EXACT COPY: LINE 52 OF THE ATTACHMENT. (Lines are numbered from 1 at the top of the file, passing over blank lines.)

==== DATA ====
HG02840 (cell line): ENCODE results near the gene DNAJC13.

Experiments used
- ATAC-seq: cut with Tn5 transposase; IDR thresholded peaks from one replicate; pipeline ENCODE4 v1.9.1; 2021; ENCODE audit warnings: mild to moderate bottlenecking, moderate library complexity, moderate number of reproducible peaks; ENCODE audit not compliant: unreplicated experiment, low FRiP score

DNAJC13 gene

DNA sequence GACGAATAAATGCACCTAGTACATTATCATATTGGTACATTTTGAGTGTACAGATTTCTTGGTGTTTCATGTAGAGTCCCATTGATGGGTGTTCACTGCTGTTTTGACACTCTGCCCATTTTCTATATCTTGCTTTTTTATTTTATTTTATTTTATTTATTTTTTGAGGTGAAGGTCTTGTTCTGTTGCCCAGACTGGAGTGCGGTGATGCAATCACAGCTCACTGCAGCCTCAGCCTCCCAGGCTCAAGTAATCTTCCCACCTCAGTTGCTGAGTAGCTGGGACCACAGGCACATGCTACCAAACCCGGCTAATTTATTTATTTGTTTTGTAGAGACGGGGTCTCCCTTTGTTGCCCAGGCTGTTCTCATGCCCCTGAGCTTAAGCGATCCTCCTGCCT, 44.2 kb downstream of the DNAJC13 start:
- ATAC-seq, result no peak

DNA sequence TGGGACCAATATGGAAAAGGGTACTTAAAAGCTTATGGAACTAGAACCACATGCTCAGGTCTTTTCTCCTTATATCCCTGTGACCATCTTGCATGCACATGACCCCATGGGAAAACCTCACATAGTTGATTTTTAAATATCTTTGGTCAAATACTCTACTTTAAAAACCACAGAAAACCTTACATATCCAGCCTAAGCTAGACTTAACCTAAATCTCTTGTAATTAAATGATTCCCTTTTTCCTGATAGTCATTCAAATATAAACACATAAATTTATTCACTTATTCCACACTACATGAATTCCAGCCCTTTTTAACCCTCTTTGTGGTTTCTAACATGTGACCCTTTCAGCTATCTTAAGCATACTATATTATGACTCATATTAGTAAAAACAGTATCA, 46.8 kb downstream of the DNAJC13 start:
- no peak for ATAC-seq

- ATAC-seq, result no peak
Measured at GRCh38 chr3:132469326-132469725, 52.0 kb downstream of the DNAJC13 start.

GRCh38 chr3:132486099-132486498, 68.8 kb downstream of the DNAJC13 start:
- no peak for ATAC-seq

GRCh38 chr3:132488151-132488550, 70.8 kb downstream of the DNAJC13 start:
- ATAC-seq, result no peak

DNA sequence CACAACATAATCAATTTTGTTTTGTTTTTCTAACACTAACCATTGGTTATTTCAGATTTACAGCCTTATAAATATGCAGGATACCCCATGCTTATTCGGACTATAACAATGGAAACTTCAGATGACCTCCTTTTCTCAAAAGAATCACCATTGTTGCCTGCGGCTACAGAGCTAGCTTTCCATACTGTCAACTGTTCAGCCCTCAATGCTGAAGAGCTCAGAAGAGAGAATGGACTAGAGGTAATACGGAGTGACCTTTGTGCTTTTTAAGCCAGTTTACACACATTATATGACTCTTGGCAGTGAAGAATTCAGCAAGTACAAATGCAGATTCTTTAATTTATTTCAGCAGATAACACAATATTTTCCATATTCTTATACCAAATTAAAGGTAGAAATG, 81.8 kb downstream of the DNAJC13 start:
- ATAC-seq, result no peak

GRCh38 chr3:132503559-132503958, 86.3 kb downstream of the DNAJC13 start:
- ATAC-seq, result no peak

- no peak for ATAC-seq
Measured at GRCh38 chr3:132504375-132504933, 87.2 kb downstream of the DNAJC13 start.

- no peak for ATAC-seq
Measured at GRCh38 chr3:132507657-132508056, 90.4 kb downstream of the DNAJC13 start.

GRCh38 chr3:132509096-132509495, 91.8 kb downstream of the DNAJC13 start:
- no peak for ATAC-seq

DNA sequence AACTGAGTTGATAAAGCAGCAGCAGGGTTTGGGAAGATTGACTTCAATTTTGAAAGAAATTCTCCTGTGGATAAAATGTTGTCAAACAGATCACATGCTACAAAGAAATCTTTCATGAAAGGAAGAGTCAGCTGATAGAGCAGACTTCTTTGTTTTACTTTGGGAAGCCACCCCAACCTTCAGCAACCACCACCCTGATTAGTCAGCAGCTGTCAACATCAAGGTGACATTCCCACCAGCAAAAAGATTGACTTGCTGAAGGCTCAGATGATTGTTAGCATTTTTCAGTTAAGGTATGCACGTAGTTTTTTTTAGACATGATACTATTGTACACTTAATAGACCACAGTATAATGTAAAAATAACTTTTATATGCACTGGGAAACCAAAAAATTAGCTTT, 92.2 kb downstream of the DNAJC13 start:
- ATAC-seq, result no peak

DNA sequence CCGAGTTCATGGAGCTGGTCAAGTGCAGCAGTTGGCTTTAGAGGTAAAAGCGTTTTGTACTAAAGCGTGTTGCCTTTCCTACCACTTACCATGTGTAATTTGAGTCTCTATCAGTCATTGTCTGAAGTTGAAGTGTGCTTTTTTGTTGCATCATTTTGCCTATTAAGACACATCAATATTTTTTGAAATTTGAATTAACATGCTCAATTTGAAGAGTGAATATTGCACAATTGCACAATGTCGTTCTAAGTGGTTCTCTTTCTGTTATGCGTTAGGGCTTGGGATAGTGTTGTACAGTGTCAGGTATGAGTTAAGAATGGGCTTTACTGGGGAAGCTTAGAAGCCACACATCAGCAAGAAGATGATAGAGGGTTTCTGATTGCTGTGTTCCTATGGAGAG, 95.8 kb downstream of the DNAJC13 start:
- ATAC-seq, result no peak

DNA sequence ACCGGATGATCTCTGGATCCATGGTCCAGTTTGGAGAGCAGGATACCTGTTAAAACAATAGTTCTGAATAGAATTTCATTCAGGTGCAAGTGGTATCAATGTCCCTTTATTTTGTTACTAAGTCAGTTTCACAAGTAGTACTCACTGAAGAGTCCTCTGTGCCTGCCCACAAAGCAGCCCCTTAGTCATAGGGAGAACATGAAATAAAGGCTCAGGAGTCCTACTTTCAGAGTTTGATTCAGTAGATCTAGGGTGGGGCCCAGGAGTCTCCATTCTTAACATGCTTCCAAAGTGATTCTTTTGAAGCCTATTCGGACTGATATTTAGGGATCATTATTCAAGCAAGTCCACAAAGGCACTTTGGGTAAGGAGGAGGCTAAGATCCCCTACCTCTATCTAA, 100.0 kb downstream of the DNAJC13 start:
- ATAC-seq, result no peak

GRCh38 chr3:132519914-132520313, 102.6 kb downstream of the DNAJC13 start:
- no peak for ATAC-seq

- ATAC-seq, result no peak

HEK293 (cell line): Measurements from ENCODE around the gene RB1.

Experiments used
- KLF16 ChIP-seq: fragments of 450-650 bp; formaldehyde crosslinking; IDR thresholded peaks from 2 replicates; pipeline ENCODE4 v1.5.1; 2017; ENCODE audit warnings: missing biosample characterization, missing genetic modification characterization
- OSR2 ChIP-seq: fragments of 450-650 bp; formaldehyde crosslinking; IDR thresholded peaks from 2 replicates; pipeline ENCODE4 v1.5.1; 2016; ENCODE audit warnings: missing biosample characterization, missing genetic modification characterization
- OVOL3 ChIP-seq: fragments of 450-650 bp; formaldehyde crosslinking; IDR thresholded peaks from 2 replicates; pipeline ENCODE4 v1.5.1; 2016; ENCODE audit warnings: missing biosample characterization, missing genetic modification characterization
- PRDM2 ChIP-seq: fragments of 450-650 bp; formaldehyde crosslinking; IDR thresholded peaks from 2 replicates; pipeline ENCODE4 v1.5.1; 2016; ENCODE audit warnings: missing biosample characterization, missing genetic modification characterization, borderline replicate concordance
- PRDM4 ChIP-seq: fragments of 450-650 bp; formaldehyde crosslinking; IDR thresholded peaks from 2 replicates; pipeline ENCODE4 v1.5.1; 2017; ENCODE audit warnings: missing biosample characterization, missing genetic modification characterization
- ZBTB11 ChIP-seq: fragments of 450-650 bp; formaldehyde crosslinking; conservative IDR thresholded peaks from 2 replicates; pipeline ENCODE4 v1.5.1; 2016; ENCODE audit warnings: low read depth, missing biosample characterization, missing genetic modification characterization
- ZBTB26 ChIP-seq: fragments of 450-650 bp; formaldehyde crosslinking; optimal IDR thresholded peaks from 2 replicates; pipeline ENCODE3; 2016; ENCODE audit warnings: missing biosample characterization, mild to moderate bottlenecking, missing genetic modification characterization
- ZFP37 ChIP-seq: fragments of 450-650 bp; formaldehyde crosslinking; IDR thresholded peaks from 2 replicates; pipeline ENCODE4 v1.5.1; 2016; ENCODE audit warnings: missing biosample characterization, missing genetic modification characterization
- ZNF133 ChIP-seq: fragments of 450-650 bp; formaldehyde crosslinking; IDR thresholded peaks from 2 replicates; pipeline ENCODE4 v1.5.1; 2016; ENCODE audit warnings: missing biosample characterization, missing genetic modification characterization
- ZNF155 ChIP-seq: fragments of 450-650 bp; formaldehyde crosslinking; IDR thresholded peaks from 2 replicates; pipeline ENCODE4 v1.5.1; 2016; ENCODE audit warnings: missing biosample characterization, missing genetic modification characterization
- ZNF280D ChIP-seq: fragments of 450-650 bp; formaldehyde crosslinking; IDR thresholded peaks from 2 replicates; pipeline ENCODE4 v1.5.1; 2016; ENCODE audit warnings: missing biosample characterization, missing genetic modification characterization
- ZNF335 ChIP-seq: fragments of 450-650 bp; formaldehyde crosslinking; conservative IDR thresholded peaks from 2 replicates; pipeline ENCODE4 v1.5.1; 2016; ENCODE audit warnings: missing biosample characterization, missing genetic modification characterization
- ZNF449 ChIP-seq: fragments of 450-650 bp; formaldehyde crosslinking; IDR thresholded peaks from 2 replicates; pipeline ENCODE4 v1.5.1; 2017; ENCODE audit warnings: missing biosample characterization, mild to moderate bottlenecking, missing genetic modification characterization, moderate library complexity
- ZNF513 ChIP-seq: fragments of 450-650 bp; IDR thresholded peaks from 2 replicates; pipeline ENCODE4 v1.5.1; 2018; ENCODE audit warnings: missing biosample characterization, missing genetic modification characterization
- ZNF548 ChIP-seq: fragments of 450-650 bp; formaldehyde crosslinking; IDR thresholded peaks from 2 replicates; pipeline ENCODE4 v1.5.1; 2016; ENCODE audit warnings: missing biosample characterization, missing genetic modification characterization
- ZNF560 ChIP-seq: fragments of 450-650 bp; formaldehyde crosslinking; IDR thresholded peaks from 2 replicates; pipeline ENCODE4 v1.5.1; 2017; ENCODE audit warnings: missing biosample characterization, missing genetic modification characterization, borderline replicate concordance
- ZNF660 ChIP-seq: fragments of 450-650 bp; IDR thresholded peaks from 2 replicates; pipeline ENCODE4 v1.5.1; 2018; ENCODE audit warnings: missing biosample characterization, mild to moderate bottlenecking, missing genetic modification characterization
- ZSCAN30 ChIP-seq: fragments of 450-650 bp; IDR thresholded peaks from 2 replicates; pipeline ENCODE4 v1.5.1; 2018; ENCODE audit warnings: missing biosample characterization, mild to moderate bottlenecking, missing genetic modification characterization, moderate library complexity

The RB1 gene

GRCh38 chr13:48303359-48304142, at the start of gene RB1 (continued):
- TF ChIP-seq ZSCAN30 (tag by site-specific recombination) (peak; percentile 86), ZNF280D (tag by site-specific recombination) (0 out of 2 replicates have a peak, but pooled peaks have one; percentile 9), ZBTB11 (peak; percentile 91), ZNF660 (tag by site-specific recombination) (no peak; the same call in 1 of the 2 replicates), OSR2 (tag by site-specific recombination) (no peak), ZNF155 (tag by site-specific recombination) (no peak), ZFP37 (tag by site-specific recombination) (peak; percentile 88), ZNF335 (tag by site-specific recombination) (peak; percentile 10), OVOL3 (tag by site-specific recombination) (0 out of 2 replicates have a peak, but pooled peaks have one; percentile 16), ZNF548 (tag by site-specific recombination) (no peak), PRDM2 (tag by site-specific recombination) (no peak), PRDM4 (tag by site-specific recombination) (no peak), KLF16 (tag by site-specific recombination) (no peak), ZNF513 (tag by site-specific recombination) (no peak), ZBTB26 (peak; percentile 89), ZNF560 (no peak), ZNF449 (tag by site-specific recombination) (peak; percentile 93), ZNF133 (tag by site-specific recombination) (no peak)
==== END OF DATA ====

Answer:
- ZNF660 ChIP-seq: fragments of 450-650 bp; IDR thresholded peaks from 2 replicates; pipeline ENCODE4 v1.5.1; 2018; ENCODE audit warnings: missing biosample characterization, mild to moderate bottlenecking, missing genetic modification characterization